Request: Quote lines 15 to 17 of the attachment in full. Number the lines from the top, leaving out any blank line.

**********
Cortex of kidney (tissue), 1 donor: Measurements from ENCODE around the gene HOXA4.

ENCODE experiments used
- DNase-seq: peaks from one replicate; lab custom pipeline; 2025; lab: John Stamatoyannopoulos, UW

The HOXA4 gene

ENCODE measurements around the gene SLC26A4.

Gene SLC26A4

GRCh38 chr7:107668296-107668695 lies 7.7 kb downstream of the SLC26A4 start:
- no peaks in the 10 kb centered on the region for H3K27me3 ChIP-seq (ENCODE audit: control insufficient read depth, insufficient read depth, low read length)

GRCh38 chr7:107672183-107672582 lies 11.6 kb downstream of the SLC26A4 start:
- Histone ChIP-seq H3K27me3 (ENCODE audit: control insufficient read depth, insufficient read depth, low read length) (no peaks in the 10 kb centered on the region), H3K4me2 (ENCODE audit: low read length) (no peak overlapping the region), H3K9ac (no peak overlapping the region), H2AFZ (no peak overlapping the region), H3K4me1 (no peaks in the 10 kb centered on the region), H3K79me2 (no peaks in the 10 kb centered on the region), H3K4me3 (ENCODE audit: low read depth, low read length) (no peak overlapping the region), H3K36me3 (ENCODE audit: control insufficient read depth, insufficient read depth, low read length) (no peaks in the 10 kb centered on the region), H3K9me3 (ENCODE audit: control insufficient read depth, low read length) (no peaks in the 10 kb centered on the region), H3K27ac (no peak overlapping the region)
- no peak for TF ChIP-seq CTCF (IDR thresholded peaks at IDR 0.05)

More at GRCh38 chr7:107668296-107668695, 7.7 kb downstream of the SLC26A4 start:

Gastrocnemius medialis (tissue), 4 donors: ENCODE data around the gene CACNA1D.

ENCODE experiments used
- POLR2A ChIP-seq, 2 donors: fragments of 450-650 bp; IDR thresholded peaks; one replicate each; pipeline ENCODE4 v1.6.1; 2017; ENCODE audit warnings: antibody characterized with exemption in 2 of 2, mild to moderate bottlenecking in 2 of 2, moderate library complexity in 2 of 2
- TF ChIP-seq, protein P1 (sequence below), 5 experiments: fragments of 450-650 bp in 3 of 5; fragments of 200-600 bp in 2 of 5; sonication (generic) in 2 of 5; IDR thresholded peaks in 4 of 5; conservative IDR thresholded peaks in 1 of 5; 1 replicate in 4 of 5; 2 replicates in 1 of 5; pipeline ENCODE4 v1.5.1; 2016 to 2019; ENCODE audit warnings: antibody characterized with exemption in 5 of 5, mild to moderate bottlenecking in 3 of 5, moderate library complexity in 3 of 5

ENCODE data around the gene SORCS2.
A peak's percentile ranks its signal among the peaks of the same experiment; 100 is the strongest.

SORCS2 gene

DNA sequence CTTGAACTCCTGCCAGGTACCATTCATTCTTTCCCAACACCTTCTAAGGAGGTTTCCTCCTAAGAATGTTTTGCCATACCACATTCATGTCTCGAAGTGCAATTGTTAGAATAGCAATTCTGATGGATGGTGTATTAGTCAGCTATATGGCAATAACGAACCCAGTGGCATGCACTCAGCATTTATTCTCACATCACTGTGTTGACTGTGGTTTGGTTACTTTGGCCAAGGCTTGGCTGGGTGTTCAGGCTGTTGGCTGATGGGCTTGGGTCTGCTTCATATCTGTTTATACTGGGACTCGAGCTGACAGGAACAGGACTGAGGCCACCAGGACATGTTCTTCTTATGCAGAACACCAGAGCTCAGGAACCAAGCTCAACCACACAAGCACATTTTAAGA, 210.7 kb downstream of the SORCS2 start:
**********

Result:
- POLR2A ChIP-seq, 2 donors: fragments of 450-650 bp; IDR thresholded peaks; one replicate each; pipeline ENCODE4 v1.6.1; 2017; ENCODE audit warnings: antibody characterized with exemption in 2 of 2, mild to moderate bottlenecking in 2 of 2, moderate library complexity in 2 of 2
- TF ChIP-seq, protein P1 (sequence below), 5 experiments: fragments of 450-650 bp in 3 of 5; fragments of 200-600 bp in 2 of 5; sonication (generic) in 2 of 5; IDR thresholded peaks in 4 of 5; conservative IDR thresholded peaks in 1 of 5; 1 replicate in 4 of 5; 2 replicates in 1 of 5; pipeline ENCODE4 v1.5.1; 2016 to 2019; ENCODE audit warnings: antibody characterized with exemption in 5 of 5, mild to moderate bottlenecking in 3 of 5, moderate library complexity in 3 of 5

ENCODE data around the gene SORCS2.